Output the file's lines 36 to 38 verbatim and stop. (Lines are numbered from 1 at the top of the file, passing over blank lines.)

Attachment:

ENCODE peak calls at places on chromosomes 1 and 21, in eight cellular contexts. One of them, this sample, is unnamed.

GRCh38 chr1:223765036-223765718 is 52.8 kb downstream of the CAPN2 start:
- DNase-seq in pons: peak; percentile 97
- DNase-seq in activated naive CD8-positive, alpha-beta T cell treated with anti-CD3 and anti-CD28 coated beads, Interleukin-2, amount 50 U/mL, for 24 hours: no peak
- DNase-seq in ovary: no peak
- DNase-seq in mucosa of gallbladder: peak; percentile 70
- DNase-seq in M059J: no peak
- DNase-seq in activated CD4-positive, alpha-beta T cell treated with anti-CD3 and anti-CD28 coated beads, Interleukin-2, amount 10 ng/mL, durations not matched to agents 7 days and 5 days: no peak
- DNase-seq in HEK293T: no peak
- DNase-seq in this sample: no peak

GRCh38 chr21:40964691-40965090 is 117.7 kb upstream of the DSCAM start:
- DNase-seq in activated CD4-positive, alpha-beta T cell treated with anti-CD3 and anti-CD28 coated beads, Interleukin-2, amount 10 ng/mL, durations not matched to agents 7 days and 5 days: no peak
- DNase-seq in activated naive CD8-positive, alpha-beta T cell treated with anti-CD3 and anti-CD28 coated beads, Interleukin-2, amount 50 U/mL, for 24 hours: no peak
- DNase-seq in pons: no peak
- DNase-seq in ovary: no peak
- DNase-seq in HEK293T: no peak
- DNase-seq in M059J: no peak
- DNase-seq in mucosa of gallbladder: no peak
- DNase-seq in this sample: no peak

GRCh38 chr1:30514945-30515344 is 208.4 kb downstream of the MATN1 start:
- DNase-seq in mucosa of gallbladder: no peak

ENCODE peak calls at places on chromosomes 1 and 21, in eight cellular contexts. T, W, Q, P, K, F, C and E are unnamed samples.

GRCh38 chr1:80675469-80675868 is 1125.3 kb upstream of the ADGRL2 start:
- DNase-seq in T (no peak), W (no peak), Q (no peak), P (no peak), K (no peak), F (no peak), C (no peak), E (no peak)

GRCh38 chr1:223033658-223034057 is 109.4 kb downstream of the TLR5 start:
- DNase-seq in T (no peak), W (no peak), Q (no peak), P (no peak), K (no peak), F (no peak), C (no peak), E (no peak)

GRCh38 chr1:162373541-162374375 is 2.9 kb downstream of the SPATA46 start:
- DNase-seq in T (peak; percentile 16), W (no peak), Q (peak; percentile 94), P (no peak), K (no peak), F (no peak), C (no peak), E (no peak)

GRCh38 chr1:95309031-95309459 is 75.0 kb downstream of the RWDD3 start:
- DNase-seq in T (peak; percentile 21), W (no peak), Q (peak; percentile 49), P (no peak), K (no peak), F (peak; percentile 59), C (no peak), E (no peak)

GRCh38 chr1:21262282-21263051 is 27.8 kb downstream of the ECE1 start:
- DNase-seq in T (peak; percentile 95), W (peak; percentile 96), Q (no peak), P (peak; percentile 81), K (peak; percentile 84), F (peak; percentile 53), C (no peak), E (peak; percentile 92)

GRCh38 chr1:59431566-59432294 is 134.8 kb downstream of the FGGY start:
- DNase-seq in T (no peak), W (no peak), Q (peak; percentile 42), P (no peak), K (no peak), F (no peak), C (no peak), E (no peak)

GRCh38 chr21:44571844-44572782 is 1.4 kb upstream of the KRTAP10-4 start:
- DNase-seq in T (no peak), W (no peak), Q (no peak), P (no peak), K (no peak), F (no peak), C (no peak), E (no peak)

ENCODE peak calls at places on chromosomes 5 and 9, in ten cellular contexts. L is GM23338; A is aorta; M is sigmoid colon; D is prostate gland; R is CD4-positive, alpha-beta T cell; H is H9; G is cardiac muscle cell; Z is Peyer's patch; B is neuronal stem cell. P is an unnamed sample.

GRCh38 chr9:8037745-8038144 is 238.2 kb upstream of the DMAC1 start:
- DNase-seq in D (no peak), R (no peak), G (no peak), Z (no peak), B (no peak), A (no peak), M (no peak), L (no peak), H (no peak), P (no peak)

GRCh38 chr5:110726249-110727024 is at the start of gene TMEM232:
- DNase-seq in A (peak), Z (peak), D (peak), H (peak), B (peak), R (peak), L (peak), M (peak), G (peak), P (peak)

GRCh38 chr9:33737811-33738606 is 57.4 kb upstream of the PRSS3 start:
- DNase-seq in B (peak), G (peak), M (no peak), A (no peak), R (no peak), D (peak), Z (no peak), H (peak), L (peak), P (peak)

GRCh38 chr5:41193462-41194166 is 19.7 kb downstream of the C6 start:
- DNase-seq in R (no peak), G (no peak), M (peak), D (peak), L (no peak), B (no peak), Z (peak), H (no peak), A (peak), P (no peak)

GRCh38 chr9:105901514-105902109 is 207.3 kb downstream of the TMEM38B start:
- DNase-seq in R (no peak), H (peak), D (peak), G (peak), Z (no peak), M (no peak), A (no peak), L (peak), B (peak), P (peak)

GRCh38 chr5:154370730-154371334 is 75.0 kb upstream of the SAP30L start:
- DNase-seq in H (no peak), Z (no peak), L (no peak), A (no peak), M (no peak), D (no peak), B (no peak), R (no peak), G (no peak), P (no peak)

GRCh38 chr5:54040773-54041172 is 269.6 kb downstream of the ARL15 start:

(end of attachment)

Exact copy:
- DNase-seq in T (no peak), W (no peak), Q (no peak), P (no peak), K (no peak), F (no peak), C (no peak), E (no peak)

ENCODE peak calls at places on chromosomes 5 and 9, in ten cellular contexts. L is GM23338; A is aorta; M is sigmoid colon; D is prostate gland; R is CD4-positive, alpha-beta T cell; H is H9; G is cardiac muscle cell; Z is Peyer's patch; B is neuronal stem cell. P is an unnamed sample.

GRCh38 chr9:8037745-8038144 is 238.2 kb upstream of the DMAC1 start: